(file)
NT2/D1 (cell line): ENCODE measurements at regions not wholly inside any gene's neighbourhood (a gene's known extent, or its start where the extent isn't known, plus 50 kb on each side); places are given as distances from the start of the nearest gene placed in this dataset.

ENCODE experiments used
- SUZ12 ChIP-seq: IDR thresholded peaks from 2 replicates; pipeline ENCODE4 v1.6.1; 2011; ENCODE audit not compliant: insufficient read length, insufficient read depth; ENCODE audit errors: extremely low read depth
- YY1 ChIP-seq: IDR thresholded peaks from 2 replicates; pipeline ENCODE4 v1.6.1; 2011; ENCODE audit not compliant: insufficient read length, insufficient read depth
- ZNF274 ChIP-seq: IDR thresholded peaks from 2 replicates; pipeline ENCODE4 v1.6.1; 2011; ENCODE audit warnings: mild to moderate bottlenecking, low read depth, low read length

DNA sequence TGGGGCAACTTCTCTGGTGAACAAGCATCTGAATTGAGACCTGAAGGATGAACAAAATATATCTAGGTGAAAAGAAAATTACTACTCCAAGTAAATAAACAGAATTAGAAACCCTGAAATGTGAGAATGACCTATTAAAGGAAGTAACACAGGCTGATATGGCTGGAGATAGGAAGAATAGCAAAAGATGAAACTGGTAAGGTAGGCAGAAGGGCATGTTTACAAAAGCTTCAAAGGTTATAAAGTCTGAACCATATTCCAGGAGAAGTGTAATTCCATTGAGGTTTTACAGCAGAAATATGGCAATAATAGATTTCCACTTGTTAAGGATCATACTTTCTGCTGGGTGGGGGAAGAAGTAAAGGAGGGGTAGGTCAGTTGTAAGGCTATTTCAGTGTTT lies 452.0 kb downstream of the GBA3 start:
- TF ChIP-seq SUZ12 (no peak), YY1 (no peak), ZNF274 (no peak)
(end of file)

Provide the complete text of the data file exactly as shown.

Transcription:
NT2/D1 (cell line): ENCODE measurements at regions not wholly inside any gene's neighbourhood (a gene's known extent, or its start where the extent isn't known, plus 50 kb on each side); places are given as distances from the start of the nearest gene placed in this dataset.

ENCODE experiments used
- SUZ12 ChIP-seq: IDR thresholded peaks from 2 replicates; pipeline ENCODE4 v1.6.1; 2011; ENCODE audit not compliant: insufficient read length, insufficient read depth; ENCODE audit errors: extremely low read depth
- YY1 ChIP-seq: IDR thresholded peaks from 2 replicates; pipeline ENCODE4 v1.6.1; 2011; ENCODE audit not compliant: insufficient read length, insufficient read depth
- ZNF274 ChIP-seq: IDR thresholded peaks from 2 replicates; pipeline ENCODE4 v1.6.1; 2011; ENCODE audit warnings: mild to moderate bottlenecking, low read depth, low read length

DNA sequence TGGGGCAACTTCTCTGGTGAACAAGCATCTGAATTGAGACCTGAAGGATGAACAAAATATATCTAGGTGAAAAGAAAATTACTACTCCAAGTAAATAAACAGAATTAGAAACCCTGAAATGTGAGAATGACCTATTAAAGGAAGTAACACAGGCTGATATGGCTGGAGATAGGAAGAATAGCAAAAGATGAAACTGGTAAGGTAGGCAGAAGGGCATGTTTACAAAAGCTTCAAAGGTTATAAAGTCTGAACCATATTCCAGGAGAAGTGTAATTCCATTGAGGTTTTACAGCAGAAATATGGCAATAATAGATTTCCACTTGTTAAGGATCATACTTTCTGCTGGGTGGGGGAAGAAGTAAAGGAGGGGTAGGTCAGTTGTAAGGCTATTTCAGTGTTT lies 452.0 kb downstream of the GBA3 start:
- TF ChIP-seq SUZ12 (no peak), YY1 (no peak), ZNF274 (no peak)